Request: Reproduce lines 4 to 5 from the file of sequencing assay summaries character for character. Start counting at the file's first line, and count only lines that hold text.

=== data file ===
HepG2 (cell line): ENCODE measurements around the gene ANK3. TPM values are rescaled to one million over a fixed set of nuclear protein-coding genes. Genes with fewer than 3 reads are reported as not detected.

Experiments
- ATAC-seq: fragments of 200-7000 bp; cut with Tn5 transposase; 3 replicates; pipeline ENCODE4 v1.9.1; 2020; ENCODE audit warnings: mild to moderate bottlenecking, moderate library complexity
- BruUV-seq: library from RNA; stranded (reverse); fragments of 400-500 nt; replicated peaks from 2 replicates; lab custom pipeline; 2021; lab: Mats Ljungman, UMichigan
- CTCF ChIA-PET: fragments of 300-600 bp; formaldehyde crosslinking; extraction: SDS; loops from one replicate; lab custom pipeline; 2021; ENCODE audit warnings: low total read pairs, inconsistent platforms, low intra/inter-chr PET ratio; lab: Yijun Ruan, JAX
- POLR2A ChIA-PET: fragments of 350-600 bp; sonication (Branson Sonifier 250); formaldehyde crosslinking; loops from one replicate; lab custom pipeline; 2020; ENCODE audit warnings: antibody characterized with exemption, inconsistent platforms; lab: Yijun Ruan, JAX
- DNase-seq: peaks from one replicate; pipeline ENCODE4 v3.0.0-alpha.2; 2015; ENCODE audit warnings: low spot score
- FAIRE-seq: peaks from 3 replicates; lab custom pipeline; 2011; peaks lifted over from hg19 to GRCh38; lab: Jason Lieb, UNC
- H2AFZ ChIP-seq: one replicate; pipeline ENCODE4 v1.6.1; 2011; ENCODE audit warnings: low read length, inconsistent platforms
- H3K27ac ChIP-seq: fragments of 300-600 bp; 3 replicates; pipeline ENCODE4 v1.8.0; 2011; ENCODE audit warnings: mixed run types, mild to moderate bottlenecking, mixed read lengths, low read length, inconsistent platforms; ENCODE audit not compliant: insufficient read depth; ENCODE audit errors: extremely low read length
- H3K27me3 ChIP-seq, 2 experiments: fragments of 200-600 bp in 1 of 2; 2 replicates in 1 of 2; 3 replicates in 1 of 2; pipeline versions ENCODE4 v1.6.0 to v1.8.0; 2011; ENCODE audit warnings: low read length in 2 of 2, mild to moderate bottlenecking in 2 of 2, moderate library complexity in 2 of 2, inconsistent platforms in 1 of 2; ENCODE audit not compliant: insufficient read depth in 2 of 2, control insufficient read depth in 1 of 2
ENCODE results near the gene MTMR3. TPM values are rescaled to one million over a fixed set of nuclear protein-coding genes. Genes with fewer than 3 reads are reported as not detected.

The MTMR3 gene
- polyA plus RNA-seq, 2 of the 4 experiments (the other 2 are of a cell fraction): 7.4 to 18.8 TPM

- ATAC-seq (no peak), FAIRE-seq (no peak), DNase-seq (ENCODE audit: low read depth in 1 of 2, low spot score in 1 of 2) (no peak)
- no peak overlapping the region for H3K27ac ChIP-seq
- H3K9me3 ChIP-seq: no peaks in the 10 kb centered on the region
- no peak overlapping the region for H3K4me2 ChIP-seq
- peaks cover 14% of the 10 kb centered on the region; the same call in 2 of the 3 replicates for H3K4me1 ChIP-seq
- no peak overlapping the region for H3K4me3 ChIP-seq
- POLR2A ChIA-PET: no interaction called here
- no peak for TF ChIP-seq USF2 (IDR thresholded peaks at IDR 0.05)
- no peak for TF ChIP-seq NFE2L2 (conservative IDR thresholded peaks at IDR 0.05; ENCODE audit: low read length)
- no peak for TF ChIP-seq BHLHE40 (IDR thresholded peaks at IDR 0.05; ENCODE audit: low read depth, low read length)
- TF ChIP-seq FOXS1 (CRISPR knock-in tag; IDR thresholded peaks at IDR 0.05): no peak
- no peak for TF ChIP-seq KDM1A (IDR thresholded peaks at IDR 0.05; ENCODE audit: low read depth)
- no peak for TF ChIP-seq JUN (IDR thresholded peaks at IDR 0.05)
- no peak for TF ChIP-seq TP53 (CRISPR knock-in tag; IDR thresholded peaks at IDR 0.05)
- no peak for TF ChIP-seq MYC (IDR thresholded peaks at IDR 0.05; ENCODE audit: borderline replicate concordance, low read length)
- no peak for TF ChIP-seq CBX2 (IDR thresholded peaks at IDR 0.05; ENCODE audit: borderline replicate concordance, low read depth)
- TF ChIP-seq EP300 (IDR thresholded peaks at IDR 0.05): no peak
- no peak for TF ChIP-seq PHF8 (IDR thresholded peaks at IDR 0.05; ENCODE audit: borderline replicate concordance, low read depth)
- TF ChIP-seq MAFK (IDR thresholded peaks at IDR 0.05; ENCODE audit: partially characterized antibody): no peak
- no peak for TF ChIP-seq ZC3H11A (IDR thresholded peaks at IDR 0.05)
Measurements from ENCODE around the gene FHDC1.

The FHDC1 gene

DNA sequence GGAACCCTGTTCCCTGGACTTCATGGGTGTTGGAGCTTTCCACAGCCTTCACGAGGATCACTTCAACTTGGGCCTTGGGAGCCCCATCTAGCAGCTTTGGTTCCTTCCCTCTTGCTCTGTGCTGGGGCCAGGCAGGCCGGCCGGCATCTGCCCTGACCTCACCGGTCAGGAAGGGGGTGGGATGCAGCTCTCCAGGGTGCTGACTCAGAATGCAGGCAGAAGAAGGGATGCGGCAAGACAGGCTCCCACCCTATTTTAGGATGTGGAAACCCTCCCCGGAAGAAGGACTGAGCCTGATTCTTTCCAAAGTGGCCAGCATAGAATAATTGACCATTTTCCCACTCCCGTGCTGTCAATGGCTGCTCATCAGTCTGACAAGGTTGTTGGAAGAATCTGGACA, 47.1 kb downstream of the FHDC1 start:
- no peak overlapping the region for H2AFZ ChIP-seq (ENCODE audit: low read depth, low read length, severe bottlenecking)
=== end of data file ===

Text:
- BruUV-seq: library from RNA; stranded (reverse); fragments of 400-500 nt; replicated peaks from 2 replicates; lab custom pipeline; 2021; lab: Mats Ljungman, UMichigan
- CTCF ChIA-PET: fragments of 300-600 bp; formaldehyde crosslinking; extraction: SDS; loops from one replicate; lab custom pipeline; 2021; ENCODE audit warnings: low total read pairs, inconsistent platforms, low intra/inter-chr PET ratio; lab: Yijun Ruan, JAX